Prachanda has only served as PM since elections in 2008
The Maoist Prime Minister of Nepal, Pushpa Kamal Dahal, has dramatically announced his resignation in a television address to the nation.
"I have resigned from the post of prime minister," Mr Dahal - who is best known as Prachanda - said in his address.
The move follows his efforts - opposed by the president - to sack the army chief, who has refused to integrate ex-Maoist rebel fighters into the force.
The president said Gen Rookmangud Katawal's sacking was unconstitutional.
Correspondents say Prachanda's resignation has pushed Nepal into a fresh political crisis following an election win by the Maoists last year.
In his TV address, Prachanda said he was stepping down "for the protection of democracy and peace" in Nepal.
"The move by the president is an attack on this infant democracy and the peace process."
"The interim constitution does not give any right to the president to act as a parallel power," he said.
Prachanda accused President Ram Baran Yadav of taking an "unconstitutional and undemocratic decision" by overturning his efforts to get rid of Gen Katawal.
His resignation - which is almost certain to be accepted by the president - follows months of worsening tensions between the ex-rebels and their former foes in the military.
Correspondents say that the expectation now is that the Maoists will sit in opposition in parliament. There is no suggestion that the Maoists will abandon constitutional politics, they add, but there are fears that the political crisis could threaten the peace agreement signed in 2006.
The Maoists want their fighters, who are currently restricted to United Nations-supervised camps, to be integrated into the regular Nepali army.
But the army has refused to take on the fighters, who number about 19,000 hardened guerrillas, arguing that they are politically indoctrinated.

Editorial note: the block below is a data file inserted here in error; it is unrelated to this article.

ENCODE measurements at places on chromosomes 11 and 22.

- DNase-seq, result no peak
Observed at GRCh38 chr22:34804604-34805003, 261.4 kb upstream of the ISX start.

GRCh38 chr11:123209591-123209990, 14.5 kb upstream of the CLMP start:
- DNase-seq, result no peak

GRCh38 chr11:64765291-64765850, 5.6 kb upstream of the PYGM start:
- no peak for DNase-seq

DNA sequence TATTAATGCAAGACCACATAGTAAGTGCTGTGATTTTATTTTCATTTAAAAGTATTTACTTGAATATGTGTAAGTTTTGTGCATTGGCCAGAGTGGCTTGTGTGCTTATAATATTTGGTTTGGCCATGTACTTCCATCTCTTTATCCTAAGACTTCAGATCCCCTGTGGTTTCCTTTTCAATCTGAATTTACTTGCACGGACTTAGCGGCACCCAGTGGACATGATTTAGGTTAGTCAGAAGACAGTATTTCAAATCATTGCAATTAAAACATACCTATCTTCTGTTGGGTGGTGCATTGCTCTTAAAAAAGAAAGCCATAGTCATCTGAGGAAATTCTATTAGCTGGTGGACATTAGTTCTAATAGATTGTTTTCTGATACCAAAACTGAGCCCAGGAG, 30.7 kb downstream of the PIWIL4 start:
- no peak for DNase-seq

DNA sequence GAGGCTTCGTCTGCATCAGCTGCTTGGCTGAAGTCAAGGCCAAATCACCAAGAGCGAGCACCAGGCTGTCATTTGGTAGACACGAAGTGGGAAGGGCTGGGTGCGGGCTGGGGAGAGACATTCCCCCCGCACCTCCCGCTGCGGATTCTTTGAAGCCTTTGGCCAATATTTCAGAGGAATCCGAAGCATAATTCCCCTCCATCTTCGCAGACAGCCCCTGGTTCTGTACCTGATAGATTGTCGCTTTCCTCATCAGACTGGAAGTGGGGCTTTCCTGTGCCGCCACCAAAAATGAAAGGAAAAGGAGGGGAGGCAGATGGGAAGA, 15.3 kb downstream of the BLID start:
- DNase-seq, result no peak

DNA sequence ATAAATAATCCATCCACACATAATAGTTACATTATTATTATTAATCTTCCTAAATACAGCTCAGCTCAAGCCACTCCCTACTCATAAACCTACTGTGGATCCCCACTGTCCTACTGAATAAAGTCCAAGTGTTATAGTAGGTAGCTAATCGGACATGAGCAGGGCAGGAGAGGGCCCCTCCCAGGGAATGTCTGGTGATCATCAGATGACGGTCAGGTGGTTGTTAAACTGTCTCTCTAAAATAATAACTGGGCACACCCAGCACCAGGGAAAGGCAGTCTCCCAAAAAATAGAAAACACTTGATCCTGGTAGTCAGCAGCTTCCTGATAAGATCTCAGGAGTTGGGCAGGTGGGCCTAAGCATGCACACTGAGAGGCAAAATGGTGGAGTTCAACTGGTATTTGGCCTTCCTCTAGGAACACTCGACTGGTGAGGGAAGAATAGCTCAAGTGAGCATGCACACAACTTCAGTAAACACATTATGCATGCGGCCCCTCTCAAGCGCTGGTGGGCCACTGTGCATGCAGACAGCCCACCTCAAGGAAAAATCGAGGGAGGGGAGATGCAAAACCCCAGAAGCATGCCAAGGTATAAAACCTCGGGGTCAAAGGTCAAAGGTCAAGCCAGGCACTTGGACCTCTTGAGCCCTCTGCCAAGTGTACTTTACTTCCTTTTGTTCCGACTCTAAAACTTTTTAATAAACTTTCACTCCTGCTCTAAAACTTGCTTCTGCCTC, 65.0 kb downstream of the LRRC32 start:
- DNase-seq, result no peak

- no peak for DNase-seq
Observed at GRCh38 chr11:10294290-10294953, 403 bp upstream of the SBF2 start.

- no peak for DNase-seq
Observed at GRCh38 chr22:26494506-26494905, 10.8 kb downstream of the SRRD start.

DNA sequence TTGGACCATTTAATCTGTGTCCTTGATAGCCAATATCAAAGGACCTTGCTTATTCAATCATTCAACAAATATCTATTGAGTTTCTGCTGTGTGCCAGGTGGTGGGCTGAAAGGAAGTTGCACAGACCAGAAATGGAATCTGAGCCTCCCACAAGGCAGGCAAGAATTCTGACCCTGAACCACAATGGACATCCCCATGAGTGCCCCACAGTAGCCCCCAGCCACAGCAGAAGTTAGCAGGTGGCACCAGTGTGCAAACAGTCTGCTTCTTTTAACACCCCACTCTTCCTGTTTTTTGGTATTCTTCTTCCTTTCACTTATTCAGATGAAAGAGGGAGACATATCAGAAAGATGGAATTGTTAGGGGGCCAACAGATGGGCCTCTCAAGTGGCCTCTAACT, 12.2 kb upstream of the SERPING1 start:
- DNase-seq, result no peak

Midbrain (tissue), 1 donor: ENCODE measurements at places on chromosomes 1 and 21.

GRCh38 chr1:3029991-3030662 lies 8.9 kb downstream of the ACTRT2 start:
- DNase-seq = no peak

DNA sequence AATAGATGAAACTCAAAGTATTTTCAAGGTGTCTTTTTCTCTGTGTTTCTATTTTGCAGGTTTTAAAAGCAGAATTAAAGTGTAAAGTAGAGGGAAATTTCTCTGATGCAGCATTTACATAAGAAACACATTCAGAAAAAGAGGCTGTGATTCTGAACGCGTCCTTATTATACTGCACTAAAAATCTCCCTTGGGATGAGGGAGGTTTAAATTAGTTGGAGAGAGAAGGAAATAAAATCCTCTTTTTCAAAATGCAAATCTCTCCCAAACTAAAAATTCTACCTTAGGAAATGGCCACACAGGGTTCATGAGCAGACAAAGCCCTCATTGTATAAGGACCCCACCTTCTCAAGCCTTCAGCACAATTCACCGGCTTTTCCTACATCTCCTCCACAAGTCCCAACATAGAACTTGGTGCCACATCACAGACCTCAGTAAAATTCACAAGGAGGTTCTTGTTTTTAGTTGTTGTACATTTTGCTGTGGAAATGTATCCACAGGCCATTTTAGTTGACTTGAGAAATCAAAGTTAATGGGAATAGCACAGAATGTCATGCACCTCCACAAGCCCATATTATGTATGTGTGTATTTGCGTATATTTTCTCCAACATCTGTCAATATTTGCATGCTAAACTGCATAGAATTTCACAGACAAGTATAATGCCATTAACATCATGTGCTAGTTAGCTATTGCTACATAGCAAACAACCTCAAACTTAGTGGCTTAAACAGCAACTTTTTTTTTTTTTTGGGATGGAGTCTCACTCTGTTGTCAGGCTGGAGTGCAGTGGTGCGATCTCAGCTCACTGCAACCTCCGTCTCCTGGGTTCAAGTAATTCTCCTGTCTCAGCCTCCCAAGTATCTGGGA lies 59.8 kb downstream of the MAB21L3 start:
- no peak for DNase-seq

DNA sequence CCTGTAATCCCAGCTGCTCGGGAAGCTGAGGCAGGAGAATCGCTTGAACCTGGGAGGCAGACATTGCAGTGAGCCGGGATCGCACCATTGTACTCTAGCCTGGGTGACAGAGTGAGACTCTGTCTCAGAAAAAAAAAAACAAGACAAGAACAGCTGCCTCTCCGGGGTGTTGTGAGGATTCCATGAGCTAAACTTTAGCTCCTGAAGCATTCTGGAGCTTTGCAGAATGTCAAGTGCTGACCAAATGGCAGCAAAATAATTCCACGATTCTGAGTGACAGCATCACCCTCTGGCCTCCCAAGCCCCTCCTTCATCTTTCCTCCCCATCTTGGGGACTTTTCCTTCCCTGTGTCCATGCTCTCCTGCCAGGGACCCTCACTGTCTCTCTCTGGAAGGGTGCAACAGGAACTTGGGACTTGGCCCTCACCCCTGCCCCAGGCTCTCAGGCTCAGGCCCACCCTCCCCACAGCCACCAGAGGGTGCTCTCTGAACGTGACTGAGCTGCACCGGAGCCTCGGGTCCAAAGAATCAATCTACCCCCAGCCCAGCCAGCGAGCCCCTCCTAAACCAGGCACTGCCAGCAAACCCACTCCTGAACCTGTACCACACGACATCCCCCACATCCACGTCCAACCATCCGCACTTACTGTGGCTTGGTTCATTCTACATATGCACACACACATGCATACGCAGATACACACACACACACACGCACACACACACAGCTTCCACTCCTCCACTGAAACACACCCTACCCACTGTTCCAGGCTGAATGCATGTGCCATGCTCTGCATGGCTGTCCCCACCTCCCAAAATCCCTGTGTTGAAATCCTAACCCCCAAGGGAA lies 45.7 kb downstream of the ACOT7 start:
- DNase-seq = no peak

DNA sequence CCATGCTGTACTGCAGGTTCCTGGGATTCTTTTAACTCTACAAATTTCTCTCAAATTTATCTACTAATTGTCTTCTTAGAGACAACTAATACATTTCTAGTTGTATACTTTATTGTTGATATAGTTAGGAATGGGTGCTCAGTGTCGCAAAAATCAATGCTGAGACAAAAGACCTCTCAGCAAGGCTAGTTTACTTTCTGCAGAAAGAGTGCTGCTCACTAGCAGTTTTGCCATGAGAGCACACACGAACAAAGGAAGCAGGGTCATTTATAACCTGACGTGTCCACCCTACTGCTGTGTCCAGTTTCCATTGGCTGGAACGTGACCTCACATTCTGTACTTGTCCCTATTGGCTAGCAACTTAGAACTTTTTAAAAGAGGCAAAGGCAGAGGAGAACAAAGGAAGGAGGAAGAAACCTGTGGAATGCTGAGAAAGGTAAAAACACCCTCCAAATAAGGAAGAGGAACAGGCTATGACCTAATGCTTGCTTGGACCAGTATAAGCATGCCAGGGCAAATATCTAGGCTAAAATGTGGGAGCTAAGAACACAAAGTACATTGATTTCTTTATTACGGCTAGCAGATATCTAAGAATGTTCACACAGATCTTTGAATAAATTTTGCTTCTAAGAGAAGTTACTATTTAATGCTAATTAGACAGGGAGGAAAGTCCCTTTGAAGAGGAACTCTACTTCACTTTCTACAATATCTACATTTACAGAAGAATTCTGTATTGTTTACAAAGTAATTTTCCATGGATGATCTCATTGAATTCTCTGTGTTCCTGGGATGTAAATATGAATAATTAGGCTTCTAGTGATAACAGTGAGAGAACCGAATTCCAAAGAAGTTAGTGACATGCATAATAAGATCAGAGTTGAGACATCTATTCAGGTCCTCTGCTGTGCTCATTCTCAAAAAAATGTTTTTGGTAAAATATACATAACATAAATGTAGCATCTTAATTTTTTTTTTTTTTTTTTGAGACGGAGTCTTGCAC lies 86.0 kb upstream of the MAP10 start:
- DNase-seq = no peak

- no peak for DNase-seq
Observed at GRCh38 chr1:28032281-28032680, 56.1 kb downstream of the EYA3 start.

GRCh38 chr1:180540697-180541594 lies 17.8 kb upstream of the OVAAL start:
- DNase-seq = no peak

Correspondents say that the crisis is the most serious in Nepal since its 10-year long civil war between the army and the Maoists came to an end.
The peace agreement allowed the rebels to enter the political mainstream. Last year they won elections, but not convincingly enough to hold on to power without the support of other parties.
Two parties which acted as key members of the coalition withdrew from the government on Sunday in protest against the dismissal of Gen Katawal.
That left the Maoists with a wafer-thin majority and the prospect of needing to win a confidence vote to remain in government.
Gen Katawal is nearing the end of his career
The latest developments came to a head when President Yadav ordered the head of the army to remain in office despite his dismissal by Prachanda.
"Being the head of the state and the supreme commander of the Nepal Army I order you to continue with your duty," the president told Gen Katawal by letter.
The BBC's Nepali editor in Kathmandu, Rabindra Mishra, says that the country now faces a major crisis which could result in the peace process unravelling, the new constitution remaining unwritten and the Maoists struggling to stay in power.
Our correspondent says that the situation at the moment is fluid, with no-one able to say whether a compromise can be reached between feuding factions.
The Maoists fought Nepal's army for more than a decade before giving up their armed revolt, and the relationship between the two sides has been tense since the former rebels came into power.
Some 13,000 people died during the conflict.
In March, the Nepalese Supreme Court ordered the defence ministry to put on hold its decision to retire eight generals from the army.
Several coalition representatives walked out of the cabinet meeting in protest at the proposed sacking, but a vote went ahead.
"We have been insisting that the decision on the army chief should be taken through consensus among all political parties but the prime minister decided to ignore us," said Deputy Prime Minister Bamdev Gautam, according to the Associated Press news agency.
Gen Katawal is due to retire in four months.